April 2012

Surrounded by Water, Upended by Land

by Stefanie Freele April 29, 2012
River Otter

The day my short story collection Surrounded by Water became available for pre-order, I saw an unusual body along the highway. Not banded like a raccoon or delicate like a cat. This was large, like a dog, but with feetish black things, and an eye-catching chocolate brown coat. I had to u-turn around to look […]

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A final tribute, in my words, to Hillman Curtis

by David Alm April 25, 2012

Here is a truth about ghostwriting that I never knew until now: You can write about practically anything in the first-person — except death. One week ago today, an old friend died after fighting cancer for three and a half years. He was just 51 and had a wife, two young children, and countless friends […]

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The book vs. the app — a tired, boring debate

by David Alm April 24, 2012

I’ve come around. No longer do I wish to disparage apps and technology in favor of books and reading by kerosene. To be fair, I’ve never done the latter, but I do own a lot of books and I don’t plan on getting rid of them. One thing I don’t own, still, is an iPad […]

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Rhythm Rides

by Dmitry Kiper April 24, 2012
Subway Reading

Reading poetry on the subway makes everything feel new and strange. It lifts me up when I’m down underground, it complements the rattle and shake, it rides above the cacophonous chatter, it embraces the dissonant free-jazz squeaks and howls of the train—and it’s wonderfully different every time. There are practical benefits to poetry on the […]

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Suicide, local. Suicide, global. (And it was already too much).

by Amanda Leigh Lichtenstein April 24, 2012

Last month, a Zanzibari teenage girl jumped from the second floor of her school building to her death. It happened on a Thursday in the Hurumzi neighbourhood of Stone Town, Zanzibar. Some say she was the victim of mashetani — spirits – who had descended upon the school building, sparking mass hysteria on Tuesday and Wednesday, […]

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In the Valley with Dusty Lee… and Gaudi

by Kathryn Martins April 22, 2012

Dusty Lee is fixated on the lawn, her head tilting and untilting, gun metal ears receiving sounds her eyes and nose can’t quite track down. It is barely night, so the light is artificial in our front yard and the blades lie between green and gleam. I stoop beside her and listen. There is a […]

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Spring at the End of the World

by Contrary Magazine April 21, 2012
Jesus Lizard

It’s the season of planting, and “Need Somebody to Love,” by our Spring 2012 featured poet, Ronda Broatch, begins under the skin: I’ve picked each fruit under strawberry leaves planted my Queen of the Night and now this sliver of bark won’t budge for love, nor money, nor squeeze of tweezers, like the stinger left […]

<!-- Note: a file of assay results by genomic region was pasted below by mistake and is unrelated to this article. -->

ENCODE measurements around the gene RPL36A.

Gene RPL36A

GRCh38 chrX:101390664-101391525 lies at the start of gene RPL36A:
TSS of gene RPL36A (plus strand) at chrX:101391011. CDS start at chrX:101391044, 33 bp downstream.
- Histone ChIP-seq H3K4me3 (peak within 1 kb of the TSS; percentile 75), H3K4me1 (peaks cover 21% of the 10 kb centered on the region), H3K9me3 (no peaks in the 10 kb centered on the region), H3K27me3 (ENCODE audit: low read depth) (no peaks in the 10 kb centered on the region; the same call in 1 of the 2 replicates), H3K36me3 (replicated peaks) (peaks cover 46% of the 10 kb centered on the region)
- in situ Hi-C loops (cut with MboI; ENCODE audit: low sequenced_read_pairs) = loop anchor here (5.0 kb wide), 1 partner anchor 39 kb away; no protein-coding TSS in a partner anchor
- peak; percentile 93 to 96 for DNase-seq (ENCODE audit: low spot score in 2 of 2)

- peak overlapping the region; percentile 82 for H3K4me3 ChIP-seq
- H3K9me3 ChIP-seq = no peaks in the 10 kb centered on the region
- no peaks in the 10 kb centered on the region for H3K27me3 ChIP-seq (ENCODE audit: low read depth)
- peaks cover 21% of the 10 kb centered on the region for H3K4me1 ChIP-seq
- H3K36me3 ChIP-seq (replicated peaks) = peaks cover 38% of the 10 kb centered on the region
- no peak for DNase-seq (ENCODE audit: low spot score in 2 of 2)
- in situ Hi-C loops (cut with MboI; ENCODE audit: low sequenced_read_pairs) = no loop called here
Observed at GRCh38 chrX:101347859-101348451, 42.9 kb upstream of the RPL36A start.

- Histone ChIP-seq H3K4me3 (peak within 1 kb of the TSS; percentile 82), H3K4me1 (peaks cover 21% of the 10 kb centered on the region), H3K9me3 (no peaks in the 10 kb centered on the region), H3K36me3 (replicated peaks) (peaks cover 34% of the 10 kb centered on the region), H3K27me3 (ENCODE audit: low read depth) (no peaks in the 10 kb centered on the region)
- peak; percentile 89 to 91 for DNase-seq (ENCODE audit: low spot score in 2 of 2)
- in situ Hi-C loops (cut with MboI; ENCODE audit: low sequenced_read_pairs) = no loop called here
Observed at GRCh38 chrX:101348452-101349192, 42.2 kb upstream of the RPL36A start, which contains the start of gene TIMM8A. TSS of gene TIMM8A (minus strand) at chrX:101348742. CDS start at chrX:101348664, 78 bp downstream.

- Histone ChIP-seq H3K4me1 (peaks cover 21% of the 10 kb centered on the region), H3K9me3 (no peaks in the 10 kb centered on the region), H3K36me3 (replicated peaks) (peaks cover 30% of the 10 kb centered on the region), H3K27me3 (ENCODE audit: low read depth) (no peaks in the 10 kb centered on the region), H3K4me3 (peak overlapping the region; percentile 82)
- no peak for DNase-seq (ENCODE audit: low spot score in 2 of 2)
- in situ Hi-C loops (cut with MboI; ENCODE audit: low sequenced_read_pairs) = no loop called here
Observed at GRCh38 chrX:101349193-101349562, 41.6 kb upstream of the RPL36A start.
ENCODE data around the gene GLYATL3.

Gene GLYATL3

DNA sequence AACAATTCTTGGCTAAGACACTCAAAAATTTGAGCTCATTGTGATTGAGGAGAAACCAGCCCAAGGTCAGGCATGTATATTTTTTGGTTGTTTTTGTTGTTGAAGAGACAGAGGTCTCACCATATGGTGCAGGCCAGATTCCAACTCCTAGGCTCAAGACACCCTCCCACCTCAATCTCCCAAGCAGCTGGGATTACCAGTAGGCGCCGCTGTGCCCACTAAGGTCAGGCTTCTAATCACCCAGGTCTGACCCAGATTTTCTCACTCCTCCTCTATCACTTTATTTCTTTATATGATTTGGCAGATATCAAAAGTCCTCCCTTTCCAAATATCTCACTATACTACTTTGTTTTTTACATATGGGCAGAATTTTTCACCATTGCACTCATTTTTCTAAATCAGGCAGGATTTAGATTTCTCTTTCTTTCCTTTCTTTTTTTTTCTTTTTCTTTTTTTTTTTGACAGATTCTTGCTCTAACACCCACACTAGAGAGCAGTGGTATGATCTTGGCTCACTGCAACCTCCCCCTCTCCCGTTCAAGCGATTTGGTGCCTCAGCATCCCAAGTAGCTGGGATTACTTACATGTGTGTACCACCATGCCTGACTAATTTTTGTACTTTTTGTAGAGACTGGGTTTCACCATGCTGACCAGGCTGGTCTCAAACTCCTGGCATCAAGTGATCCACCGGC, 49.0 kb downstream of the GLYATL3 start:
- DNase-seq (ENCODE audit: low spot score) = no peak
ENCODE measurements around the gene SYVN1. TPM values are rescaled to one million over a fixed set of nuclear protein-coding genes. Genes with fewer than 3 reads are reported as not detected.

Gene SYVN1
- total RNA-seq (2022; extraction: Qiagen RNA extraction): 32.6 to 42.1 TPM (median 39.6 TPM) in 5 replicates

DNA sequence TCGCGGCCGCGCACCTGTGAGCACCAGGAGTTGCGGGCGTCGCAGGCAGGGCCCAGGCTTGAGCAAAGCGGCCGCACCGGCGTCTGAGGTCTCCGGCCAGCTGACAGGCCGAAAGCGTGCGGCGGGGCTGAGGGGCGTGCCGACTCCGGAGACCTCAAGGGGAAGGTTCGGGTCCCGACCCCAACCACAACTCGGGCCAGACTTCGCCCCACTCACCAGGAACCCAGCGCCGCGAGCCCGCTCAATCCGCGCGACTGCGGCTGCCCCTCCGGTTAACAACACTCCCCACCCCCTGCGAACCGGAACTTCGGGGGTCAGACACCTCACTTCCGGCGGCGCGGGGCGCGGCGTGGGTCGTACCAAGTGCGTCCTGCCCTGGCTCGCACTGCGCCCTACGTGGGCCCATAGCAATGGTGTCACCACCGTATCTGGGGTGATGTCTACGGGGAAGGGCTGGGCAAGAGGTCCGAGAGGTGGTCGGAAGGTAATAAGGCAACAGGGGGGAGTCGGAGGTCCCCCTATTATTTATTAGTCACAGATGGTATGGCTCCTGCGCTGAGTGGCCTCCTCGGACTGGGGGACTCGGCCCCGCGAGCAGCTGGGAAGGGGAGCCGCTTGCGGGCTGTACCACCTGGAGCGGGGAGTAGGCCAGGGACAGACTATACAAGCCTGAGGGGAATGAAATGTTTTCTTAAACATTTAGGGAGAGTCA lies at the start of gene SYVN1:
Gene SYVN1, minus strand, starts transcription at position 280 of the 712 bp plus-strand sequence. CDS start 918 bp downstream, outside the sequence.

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Mastering the Law of Attraction

by Crista Cloutier April 17, 2012

London’s Alternatives is the city’s most popular venue for New Age workshops, teaching classes in areas surrounding spirituality, creativity, wellbeing and self-development. “All our events”, their website boasts, “are offered in the spirit of love, joy and service.” With that in mind, I chose “Master the Law of Attraction” as my first dip of the […]

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women’s fiction, men’s fiction

by Cynthia Newberry Martin April 14, 2012

About ten years ago, during the keynote lunch at the San Diego State Writers’ Conference, we were supposed to sit at the table whose center placard best described what we wrote. The choices were Memoir, Sci-Fi, Thrillers, Mysteries, Literary Fiction, Historical Fiction, Women’s Fiction, and more. But not Men’s Fiction. I didn’t know whether to sit at […]

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Voices From Beyond the Grave

by Crista Cloutier April 11, 2012

It was with nervous anticipation that I first approached London’s Spiritualist Mission on that cold Wednesday evening. Perhaps I might receive a message from beyond? The church, built in 1912, was beautiful and warm. Music played softly. I relaxed. It’s not often one hears show-tunes in church. It was a decent sized crowd for a […]

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Henry Miller, the Caribbean, and me

by David Alm April 5, 2012

It’s been 70 years since Henry Miller wrote his scathing critique of American life, The Air-Conditioned Nightmare. After more than a decade in Paris, Miller returned home to the United States and traveled across the American south towards California. He was largely appalled by what he saw. But you could argue that Miller’s life as an […]

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Changing Neighborhoods

by Peter Anderson April 4, 2012

Sometime around 1998, when I was making my first tentative steps toward writing fiction, I began mentally formulating a novel named Sense of Place. The story was set on the northwest side of Chicago, around the intersection of Belmont Avenue and Elston Avenue, just west of the Chicago River. I lived just east of the […]

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What the Quaker Oats Man Knows

by Crista Cloutier April 3, 2012

The Religious Society of Friends (RSOF), aka “Quakers,” was founded in England in 1652. Though there are still about 300,000 Quakers in the world today, when I mention the religion in polite company I often get puzzled looks, “Quakers? Aren’t they mythical, like fairies?” and “How do they get by without using electricity or driving […]

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